PMQs verdict: Buoyant Corbyn leaves May to rehash failed old arguments


“This week workers at McDonald’s took strike action for the first time in this country. The boss of McDonald’s is reported to have earned £11.8m last year, while some of his staff are paid as little as £4.75 an hour. Does the PM back the McDonald’s workers’ case for an end to zero-hours contracts and increased pay?”

Poor working practices and poverty were the focus for Jeremy Corbyn at prime minister’s questions. And there are few injustices more egregious than the conditions that McDonald’s workers are fighting at the moment – as we covered on LabourList this week. 

Corbyn’s topics of choice were unifying ones – whereas perhaps a focus on immigration, after the leaked documents which revealed the Home Office’s post-Brexit plans, would not have been so. There are few who disagree that public sector workers are in need of a pay rise, or that people on low wages can face horrible mistreatment.

“Warm words don’t pay food bills,” the leader of the opposition quickly reminded May after she tried to flannel her way through a question about nurses’ pay. Corbyn has really developed his ability to shoot back and go off script in his time in the leadership. Now, coupled with his increased confidence after making gains at the election, he often has the upper hand in these exchanges.

May’s attack lines were just so tired. But Labour only spends money willy-nilly! Sure, but the Tories chucked £1bn at the DUP to buy their way out of their electoral failures. This was a point Corbyn made – and will continue to be an absolute gift to the opposition every time the Tories try to use their bogus boasts about public spending.

The idea that Labour’s spending caused the financial crash is a barefaced lie – and it has worn thin with voters. The shift in opinion on the public sector pay cap is proof enough of this. It might have washed in 2010, but now it certainly doesn’t now, with Britons sick to the back teeth after seven years of austerity.

Questions from backbench MPs fitted well into these attacks from Labour’s shadow team. Stoke North MP Ruth Smeeth asked about holiday hunger – which has always been a key concern of hers.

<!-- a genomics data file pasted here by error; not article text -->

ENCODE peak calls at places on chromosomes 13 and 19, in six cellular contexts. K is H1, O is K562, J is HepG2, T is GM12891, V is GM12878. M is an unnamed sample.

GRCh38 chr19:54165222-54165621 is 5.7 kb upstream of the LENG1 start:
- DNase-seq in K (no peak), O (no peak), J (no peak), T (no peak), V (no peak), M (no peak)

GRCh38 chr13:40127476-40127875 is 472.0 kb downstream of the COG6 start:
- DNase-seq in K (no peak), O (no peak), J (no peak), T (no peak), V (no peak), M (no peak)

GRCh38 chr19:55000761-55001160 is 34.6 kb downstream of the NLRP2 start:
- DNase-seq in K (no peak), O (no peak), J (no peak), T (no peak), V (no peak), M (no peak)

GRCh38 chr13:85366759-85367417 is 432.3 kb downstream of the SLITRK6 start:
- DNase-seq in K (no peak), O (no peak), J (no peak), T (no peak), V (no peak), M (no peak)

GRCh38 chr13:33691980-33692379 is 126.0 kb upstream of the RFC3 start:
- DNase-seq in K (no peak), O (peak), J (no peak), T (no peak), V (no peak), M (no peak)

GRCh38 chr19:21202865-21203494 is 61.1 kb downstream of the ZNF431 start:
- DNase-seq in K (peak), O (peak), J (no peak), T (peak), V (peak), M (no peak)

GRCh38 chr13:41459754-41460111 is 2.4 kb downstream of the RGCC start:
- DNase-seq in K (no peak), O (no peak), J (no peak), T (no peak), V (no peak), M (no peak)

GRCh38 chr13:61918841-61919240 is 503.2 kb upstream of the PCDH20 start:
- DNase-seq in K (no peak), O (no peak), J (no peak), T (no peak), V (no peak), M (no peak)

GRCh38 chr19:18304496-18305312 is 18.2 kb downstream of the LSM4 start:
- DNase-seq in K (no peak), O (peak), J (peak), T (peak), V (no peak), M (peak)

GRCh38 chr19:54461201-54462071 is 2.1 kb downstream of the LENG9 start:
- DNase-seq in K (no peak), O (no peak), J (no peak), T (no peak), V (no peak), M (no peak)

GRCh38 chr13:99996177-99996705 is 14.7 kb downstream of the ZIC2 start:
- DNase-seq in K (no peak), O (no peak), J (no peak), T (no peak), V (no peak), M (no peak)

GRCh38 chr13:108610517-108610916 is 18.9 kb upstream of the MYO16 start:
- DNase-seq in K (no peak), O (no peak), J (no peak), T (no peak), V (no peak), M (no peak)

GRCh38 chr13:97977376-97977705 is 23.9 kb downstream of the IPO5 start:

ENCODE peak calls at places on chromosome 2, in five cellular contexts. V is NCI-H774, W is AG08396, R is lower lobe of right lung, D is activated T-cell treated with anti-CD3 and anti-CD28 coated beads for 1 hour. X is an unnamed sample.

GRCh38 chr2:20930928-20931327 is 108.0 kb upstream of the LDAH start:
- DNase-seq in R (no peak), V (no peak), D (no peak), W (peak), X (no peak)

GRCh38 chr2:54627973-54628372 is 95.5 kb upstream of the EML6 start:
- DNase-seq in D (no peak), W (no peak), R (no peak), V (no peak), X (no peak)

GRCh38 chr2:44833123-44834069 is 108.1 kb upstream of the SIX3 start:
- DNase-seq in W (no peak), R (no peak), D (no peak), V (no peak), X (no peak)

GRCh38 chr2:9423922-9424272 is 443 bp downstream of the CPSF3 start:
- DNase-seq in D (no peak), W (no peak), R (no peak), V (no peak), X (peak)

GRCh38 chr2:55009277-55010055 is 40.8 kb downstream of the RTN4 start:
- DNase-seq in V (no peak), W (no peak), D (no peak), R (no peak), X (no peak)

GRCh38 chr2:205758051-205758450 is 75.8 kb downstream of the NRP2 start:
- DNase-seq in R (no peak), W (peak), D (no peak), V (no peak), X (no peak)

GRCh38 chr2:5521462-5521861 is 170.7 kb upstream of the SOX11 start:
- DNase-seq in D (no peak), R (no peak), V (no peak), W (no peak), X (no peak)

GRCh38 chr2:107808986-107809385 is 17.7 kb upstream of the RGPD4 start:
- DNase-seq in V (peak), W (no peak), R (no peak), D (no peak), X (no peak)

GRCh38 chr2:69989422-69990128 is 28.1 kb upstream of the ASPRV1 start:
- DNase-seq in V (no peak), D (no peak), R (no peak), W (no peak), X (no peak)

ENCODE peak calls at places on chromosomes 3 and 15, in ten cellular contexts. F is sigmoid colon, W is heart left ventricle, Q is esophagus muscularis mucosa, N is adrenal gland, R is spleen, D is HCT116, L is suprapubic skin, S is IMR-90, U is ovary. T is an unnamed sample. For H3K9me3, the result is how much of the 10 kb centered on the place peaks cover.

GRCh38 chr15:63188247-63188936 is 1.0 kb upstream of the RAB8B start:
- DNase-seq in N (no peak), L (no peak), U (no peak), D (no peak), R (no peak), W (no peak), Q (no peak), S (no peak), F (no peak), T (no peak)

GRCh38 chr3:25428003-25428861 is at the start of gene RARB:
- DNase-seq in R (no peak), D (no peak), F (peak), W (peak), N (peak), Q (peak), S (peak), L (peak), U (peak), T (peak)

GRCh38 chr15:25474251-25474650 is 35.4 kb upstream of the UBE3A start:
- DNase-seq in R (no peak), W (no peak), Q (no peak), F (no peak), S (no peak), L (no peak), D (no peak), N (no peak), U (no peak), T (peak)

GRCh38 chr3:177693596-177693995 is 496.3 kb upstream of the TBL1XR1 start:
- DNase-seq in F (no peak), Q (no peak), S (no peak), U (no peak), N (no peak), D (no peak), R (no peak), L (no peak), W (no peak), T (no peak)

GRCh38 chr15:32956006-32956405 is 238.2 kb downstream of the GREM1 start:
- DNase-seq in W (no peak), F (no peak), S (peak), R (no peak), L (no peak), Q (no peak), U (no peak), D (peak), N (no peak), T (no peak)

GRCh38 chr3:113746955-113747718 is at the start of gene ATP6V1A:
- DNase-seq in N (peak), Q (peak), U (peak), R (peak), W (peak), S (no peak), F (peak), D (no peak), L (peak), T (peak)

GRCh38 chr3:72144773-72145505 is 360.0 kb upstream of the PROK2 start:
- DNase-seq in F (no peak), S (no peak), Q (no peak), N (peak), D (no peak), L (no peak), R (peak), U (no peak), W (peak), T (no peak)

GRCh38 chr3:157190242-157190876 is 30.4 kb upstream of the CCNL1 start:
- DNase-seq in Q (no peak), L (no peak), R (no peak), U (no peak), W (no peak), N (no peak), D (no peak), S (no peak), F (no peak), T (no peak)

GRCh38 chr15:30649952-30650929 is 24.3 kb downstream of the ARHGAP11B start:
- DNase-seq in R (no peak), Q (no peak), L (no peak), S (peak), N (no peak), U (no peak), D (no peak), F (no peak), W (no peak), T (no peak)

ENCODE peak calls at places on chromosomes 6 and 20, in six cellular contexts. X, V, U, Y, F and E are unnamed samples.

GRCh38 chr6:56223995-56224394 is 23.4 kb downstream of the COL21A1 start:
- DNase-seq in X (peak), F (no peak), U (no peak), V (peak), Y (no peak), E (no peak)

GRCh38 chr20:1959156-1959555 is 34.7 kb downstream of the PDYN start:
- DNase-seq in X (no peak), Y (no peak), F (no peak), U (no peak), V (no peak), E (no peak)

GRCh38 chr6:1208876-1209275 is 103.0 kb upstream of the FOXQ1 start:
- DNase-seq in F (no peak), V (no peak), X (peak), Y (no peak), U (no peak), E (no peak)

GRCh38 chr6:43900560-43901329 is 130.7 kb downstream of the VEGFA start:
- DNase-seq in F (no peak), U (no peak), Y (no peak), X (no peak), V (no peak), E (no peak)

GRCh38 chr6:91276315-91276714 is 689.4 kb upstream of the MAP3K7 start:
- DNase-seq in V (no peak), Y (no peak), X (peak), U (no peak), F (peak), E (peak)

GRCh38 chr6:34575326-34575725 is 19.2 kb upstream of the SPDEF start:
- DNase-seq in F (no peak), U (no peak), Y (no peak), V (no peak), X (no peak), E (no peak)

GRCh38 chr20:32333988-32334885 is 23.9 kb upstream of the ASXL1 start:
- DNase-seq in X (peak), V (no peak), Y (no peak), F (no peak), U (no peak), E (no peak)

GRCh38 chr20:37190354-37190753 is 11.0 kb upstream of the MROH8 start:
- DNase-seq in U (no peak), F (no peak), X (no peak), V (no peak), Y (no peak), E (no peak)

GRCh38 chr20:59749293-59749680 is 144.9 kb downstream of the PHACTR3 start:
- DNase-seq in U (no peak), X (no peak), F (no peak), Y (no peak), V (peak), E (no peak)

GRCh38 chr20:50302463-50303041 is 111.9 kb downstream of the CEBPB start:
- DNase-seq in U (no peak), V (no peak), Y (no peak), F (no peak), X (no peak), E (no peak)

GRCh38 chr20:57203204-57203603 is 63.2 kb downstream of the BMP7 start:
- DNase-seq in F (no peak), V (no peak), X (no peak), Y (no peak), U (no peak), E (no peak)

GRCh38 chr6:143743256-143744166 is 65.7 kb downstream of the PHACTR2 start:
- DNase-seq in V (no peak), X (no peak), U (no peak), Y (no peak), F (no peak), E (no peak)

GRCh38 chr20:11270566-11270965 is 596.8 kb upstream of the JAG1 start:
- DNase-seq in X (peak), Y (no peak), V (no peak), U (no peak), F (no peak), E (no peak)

Smeeth referred to the number of parents who miss meals over the summer to ensure that their children are fed, asking “How many kids have to go hungry, how many parents have to go without food before this PM will do her job and act?”

May’s response was just so weak, saying that the government is concerned with root causes and not symptoms. That is simply ridiculous – when a symptom of poverty is literally children not having enough to eat, the idea that you shouldn’t concern yourself with that is indefensible and odious.

Luciana Berger, Liverpool Wavertree MP and president of Labour Campaign for Mental Health, asked about the case of a minor who was receiving poor mental health care – leading to a judge presiding over the issue to say that the government would have blood on their hands because of their failings.

May responded: “The government is putting more money into mental health…we’ve reduced by 80 per cent the numbers of people being detained in police cells because of mental ill health…of course we need to do more, that’s why we’re pushing forward on further change.”

At least she accepted that more needed to be done, even if the Tories have been far too slow to act.

One important question came from Heidi Alexander, who asked about extending dangerous driving laws, following the case of a pedestrian who was killed by a cyclist riding an illegal bike. May said that the government will look into the issue – which does indeed sound hopeful.

Some stories that could have been strong attack lines from Corbyn did not feature – not least Jacob Rees-Mogg’s comments on equal marriage and abortion rights, and on the leaks surrounding the Tory immigration plans after Brexit. The Labour leader landed far more blows on the government’s record, however, than they managed on that of his party. May’s responses sounded tired – the Tories will need to do better than recycling arguments from 2010 if they are to stand any chance in the next election, which hopefully will come sooner rather than later.

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